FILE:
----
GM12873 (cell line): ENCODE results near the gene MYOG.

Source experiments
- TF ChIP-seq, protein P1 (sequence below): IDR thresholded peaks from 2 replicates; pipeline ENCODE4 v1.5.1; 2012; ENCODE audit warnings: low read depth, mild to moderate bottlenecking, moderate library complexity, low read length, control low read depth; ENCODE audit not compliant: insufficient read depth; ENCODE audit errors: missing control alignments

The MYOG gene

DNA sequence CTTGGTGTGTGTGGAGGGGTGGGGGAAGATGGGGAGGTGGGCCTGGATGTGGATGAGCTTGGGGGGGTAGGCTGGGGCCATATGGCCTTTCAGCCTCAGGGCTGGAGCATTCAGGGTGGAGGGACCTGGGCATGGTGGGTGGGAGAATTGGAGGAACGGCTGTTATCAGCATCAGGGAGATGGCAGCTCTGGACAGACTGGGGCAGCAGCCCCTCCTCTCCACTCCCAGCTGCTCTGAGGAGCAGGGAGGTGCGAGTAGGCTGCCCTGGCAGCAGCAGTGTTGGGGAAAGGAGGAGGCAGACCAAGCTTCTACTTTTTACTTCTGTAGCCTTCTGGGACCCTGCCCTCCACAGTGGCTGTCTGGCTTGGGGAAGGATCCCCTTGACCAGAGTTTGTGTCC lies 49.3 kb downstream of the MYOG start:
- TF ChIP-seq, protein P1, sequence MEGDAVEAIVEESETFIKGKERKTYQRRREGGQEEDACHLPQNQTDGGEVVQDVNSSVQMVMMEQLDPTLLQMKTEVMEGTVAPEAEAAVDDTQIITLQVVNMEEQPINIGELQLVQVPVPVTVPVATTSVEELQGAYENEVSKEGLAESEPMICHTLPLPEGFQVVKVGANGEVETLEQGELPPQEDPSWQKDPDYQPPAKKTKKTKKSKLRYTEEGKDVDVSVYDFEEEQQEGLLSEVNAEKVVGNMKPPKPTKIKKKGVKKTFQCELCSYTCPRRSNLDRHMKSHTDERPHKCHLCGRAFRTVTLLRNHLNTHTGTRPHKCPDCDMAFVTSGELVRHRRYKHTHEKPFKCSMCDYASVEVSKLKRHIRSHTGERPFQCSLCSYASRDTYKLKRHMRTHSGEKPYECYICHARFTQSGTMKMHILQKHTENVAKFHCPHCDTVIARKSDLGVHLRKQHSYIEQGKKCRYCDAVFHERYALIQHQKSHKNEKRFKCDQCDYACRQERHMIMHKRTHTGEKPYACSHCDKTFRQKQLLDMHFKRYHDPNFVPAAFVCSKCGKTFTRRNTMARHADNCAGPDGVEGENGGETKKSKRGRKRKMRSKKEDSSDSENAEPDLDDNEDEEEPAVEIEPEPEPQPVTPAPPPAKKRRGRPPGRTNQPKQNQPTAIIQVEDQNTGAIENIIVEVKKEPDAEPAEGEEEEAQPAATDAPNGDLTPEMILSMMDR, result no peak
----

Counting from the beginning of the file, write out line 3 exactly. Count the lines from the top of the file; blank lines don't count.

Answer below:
- TF ChIP-seq, protein P1 (sequence below): IDR thresholded peaks from 2 replicates; pipeline ENCODE4 v1.5.1; 2012; ENCODE audit warnings: low read depth, mild to moderate bottlenecking, moderate library complexity, low read length, control low read depth; ENCODE audit not compliant: insufficient read depth; ENCODE audit errors: missing control alignments